In preparation for the Battle of New Orleans, Jackson had drafted every able bodied man in the city. These men, mostly merchants and clerks, were issued the new army rifle. (The first percussion cap gun). Many of the recruits did not know how to use them. During the Battle, Bill Linville, whose old flint lock was too slow, grabbed a new gun from a terrified recruit cowering behind the barricade and ordered the owner of same to tear off the oiled paper from the ammunition and hand it to him, enabling him to shoot much faster. One of these rifles used in the Battle of New Orleans is now in possession of Mrs. Elizabeth Brockway of Norman, Oklahoma.

Tom Linville, another member of this family, had a life filled with interesting experiences. He was an uncle of Bill Linville and of Elizabeth Linville Roark. He had two nieces who were captured by the Cherokee Indians while they were still small children. Their father, named Holbrook, hunted for them for years and at last found them. The father, being a gunsmith, made guns for the Indians and bought back his children. One of them had married an Indian and refused to leave her Indian husband and child. The younger girl went with her father but never wholly lost her Indian ways.

Their uncle, Tom Linville, swore vengeance on all Indians and through his life kept this oath. While on a hunting trip with three companions the group was attacked by Indians and all were killed except one man. This man was shot through the leg and hid in a hollow log until the search for him was over. At one time an Indian stood upon the log in which he was hidden. When he thought it was safe, he dragged himself to the settlement, a three days’ journey, where he obtained men to go for his companions. On arrival at the scene of attack they found Tom Linville dead, but surrounded by heaps of dead Indians who had fallen before his unerring aim, his mouth still filled with bullets where he had placed them for greater convenience in reloading. The Indians had not taken his scalp, nor mutilated his body, as was their custom, they being afraid to touch his dead body, so great had been their fear of him in life.

To John Roark and his wife were born two children, William in 1807 and Henry in 1810.

William Roark was married to Elizabeth Meadows and to them were born a large family of both boys and girls. Elizabeth died and William married again.


Henry Roark was born in Macon County, Tennessee, in 1810 and was married to Elizabeth Smith at the age of seventeen (1827). He entered the ministry while still a young man and served the Baptist Church in that capacity until his death. He moved to Allen County, Kentucky, about twenty miles from his old home in 1855. Here he lived until 1868 when he moved to Long Prairie, Wayne County, Illinois. He died at that place in 1891. Elizabeth, his wife died in 1889, age 80 years.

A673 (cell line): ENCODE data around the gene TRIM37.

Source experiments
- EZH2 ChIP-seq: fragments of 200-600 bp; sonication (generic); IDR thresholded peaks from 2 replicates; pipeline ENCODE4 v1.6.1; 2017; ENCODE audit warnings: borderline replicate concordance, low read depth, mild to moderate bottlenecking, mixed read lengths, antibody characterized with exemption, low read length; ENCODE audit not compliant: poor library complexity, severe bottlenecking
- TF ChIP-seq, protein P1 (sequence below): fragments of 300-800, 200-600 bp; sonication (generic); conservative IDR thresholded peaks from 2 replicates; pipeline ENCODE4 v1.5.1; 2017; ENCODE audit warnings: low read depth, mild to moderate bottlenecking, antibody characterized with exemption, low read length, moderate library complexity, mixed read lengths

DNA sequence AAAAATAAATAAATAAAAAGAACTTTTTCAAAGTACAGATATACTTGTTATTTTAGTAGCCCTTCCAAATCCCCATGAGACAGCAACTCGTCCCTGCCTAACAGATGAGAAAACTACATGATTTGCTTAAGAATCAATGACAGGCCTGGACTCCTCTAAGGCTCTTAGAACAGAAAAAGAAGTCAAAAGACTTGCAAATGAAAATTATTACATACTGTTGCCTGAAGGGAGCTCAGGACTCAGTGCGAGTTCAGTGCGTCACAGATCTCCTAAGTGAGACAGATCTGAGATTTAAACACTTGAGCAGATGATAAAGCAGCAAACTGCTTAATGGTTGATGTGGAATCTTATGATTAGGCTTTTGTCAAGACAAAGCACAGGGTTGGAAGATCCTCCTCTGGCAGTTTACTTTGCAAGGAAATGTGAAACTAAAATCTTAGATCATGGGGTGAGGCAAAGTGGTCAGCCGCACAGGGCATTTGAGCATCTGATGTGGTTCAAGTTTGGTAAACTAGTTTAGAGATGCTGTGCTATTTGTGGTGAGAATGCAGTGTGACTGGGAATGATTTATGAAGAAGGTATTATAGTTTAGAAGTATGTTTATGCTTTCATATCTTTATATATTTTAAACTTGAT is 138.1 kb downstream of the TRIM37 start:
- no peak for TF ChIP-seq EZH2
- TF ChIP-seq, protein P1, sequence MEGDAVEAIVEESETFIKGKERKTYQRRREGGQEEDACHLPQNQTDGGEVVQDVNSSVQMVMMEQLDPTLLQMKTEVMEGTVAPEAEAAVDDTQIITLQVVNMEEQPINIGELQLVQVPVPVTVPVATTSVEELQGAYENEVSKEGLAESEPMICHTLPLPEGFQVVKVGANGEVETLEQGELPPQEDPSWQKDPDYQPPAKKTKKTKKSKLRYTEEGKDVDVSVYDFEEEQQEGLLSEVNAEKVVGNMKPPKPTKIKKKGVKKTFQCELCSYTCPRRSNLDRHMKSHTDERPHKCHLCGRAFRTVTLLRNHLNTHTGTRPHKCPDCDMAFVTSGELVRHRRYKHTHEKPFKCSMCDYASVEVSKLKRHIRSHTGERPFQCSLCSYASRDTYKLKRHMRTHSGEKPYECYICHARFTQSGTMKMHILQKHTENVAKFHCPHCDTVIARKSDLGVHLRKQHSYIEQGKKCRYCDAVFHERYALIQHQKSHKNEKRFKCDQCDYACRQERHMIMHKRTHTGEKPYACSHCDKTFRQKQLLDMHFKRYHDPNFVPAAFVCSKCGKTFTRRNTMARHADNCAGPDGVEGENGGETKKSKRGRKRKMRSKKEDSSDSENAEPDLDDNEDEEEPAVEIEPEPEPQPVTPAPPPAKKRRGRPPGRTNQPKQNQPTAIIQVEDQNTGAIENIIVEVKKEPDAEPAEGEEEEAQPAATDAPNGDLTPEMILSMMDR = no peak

Of the sons of Henry Roark, all served in the Federal Army during the Civil War except the eldest, William, who died previous to that time. Allen Roark, the second son, was a lawyer by profession and was Lieutenant Colonel in the 9th Kentucky Volunteers. While the Army was at Nashville, Tennessee, Allen was confined to the hospital with measles when his brother Jonathan was brought in very ill, from having been severely burned when the tent in which he was sleeping caught fire. Allen gave up his bed to his brother Jonathan due to the lack of beds in the crowded hospital. Allen had a relapse from this exposure and died a short time before the birth of his only son, James Allen Roark.

Jonathan W. Roark was captain of the 37th Co. 9th Kentucky Volunteers.

Dr. Harlan Roark was 2nd Lieut. Co. A., 9th Kentucky Volunteers. He was allowed to resign this commission to care for his brother Allen. After the death of Allen he served as a scout and guide against the guerilla bands that infested Kentucky and Tennessee. Dr. Harlan Roark was by profession a physician. He received his medical training by studying under Dr. James R. Duncan, afterwards his father-in-law, finishing his course of study at the University of Chicago. He gave up the practice of his profession and moved with his Father’s people to Wayne County, Illinois, afterwards moving to Sarcoxie, MO., thence to Kansas in 1876 to a farm near Newton. He afterwards took a claim in Harper County, Kansas, moving there in the autumn of 1881. He died September 28, 1888.

Thomas Roark was a Corporal and also served in the Civil War in the 9th Kentucky Volunteers.

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Thaddeus Timothy O'Rourke, Bishop of Killala's Timeline

Dromahair, County Leitrim, Connacht, Ireland
September 1735
Age 85
Dromahair, County Leitrim, Connacht, Ireland
Dromahair Village, County Leitrim, Connacht, Ireland